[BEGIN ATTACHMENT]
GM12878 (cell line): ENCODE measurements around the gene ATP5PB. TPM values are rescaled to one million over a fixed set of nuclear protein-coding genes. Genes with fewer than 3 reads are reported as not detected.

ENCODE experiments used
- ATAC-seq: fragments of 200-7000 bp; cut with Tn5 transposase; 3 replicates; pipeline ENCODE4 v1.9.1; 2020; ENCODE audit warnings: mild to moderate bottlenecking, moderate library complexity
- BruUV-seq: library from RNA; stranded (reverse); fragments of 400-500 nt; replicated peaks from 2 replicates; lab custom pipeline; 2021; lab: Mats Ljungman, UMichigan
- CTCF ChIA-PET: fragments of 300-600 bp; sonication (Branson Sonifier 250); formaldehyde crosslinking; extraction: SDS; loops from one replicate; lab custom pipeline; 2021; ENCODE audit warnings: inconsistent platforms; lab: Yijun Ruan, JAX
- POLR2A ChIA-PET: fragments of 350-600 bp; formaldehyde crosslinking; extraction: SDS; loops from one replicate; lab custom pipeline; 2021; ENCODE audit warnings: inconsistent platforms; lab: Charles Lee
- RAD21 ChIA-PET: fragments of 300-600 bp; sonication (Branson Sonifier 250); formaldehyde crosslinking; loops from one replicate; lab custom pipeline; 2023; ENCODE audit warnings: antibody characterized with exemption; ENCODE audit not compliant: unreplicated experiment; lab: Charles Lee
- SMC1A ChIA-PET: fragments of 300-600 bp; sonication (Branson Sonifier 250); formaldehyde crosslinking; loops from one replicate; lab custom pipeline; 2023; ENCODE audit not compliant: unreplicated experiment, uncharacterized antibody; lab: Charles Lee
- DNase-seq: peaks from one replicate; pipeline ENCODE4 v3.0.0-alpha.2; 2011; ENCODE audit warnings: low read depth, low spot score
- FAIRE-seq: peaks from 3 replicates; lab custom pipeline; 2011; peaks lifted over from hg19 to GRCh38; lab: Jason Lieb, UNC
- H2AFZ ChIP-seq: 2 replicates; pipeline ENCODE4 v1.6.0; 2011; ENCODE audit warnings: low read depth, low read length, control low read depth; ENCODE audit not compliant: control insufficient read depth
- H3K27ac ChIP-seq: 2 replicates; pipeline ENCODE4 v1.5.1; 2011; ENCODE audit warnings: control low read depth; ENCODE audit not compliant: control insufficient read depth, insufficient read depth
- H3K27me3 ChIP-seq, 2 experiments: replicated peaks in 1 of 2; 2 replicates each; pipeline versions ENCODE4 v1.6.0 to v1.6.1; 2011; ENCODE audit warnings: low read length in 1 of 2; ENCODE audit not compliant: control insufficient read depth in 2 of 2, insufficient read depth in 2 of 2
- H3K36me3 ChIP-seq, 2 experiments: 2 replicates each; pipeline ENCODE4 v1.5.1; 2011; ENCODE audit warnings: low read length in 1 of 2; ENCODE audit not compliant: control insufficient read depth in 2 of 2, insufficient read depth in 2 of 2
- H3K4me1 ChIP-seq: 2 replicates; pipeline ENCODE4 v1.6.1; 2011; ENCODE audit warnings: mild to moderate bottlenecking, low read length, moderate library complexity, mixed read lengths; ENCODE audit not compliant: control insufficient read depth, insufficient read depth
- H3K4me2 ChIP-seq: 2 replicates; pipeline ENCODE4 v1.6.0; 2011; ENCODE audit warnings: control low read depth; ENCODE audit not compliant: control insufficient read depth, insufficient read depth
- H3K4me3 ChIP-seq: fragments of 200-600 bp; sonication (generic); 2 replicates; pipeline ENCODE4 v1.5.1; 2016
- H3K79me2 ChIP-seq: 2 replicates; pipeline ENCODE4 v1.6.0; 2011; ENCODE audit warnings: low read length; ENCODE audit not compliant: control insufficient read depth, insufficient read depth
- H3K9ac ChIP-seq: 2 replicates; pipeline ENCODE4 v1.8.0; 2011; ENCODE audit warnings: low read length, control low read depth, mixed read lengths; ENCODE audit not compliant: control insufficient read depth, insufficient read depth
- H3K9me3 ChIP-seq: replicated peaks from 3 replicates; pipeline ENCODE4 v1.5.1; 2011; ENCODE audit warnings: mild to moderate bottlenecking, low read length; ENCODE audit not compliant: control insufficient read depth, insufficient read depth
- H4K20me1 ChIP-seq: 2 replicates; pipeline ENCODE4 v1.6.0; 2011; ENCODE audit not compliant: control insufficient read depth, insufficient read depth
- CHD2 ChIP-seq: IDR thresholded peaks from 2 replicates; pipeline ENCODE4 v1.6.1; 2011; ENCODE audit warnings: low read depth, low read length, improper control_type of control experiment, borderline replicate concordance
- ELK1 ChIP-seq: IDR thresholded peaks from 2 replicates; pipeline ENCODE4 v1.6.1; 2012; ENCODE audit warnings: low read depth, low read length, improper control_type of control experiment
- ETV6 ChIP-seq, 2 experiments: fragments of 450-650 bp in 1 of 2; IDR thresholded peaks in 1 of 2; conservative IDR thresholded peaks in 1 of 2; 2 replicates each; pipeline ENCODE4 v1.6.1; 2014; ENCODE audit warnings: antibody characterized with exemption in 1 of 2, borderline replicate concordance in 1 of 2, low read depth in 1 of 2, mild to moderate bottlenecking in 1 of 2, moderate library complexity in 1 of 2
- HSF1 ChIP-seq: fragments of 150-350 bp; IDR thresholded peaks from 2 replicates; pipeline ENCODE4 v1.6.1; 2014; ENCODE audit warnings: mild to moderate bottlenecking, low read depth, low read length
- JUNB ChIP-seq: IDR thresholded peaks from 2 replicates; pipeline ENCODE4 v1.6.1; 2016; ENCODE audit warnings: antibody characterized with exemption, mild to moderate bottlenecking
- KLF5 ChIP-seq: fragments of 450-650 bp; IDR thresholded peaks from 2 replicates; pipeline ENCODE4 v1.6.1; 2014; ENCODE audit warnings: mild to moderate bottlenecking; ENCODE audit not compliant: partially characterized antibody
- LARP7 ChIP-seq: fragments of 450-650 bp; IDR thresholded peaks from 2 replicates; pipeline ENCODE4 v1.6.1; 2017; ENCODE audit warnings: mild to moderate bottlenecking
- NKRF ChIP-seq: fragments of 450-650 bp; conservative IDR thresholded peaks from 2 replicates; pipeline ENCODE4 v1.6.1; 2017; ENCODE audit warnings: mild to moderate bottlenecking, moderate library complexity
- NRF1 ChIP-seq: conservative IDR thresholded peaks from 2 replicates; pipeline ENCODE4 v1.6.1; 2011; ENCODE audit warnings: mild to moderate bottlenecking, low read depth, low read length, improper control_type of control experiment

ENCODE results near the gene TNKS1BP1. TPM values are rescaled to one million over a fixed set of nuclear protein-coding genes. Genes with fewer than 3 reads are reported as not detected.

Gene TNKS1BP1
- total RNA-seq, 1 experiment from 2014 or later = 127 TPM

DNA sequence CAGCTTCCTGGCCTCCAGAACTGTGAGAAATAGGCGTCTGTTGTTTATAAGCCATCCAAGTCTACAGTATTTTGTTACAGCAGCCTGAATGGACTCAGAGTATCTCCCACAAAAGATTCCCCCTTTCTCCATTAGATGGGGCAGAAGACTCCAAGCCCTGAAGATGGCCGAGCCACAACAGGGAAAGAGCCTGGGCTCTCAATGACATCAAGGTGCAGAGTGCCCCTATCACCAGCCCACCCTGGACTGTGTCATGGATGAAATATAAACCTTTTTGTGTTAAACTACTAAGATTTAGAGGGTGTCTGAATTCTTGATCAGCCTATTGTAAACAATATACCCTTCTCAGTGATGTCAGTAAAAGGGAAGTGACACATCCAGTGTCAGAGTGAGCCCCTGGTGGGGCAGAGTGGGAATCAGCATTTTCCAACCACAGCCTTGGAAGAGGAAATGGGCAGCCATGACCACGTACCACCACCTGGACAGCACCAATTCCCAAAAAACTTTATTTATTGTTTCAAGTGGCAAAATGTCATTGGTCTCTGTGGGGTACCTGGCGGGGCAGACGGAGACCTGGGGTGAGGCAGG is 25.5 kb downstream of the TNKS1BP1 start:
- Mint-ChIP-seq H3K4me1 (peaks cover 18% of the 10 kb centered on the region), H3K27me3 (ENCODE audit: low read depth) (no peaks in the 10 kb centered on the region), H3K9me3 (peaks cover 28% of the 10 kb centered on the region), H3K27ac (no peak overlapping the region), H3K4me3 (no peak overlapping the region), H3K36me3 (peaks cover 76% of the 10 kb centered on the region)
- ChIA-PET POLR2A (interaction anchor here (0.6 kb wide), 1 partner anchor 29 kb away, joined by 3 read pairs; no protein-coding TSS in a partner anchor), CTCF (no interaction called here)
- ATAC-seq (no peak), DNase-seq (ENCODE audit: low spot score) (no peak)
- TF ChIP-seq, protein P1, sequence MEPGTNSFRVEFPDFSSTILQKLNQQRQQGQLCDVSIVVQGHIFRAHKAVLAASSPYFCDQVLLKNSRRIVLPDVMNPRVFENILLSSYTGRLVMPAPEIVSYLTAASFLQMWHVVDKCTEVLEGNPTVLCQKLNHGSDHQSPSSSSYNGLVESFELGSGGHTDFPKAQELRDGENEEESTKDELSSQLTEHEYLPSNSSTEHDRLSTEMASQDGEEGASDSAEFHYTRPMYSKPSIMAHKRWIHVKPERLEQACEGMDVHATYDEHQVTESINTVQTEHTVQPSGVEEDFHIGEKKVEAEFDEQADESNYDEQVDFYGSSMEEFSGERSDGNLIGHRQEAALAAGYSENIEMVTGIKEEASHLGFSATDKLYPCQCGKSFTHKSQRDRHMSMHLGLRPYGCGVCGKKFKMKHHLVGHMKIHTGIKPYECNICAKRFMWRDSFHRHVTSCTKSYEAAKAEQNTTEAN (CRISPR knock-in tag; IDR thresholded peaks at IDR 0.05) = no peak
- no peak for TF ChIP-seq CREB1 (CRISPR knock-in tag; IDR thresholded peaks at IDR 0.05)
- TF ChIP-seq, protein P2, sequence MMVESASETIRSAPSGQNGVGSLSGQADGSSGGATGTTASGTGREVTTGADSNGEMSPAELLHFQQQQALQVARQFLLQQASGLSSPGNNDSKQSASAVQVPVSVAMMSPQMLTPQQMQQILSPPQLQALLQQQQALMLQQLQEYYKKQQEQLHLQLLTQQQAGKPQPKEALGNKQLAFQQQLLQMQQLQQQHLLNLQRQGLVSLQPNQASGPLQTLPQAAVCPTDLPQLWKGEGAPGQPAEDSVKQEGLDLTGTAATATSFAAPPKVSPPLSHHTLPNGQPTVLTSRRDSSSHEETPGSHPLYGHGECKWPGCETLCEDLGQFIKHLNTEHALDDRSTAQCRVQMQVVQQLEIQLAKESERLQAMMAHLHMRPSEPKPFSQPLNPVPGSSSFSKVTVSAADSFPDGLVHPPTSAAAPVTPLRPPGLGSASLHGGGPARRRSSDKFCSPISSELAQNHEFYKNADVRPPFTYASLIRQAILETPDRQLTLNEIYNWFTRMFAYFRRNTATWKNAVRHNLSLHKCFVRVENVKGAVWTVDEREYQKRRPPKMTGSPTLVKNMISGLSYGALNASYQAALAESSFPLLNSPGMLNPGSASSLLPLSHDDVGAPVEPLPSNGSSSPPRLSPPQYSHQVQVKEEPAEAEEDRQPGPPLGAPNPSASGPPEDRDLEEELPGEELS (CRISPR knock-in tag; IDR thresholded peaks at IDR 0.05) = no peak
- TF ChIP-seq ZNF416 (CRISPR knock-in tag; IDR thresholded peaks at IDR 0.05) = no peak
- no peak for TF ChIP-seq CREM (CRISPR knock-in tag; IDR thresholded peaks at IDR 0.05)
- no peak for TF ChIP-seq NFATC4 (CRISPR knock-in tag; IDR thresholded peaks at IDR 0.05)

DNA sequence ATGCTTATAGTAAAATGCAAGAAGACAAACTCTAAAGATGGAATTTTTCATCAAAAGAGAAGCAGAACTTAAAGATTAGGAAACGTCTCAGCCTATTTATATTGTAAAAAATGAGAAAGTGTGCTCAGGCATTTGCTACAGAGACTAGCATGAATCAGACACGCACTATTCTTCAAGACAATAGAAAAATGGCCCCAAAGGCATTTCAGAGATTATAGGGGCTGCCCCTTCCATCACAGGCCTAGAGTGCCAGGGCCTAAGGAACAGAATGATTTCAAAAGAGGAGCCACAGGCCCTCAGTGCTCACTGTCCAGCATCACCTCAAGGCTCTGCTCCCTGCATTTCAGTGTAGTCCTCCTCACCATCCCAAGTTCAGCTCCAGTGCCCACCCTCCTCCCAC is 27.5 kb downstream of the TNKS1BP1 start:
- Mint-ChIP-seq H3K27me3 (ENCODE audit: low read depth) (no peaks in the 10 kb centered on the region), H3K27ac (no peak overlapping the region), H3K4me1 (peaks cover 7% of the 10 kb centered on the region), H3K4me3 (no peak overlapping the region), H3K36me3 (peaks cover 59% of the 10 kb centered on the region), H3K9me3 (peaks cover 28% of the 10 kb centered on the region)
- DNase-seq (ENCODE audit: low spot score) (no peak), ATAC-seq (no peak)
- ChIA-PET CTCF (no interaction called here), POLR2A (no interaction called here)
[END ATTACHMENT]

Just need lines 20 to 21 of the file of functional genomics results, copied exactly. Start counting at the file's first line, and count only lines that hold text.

- H3K9me3 ChIP-seq: replicated peaks from 3 replicates; pipeline ENCODE4 v1.5.1; 2011; ENCODE audit warnings: mild to moderate bottlenecking, low read length; ENCODE audit not compliant: control insufficient read depth, insufficient read depth
- H4K20me1 ChIP-seq: 2 replicates; pipeline ENCODE4 v1.6.0; 2011; ENCODE audit not compliant: control insufficient read depth, insufficient read depth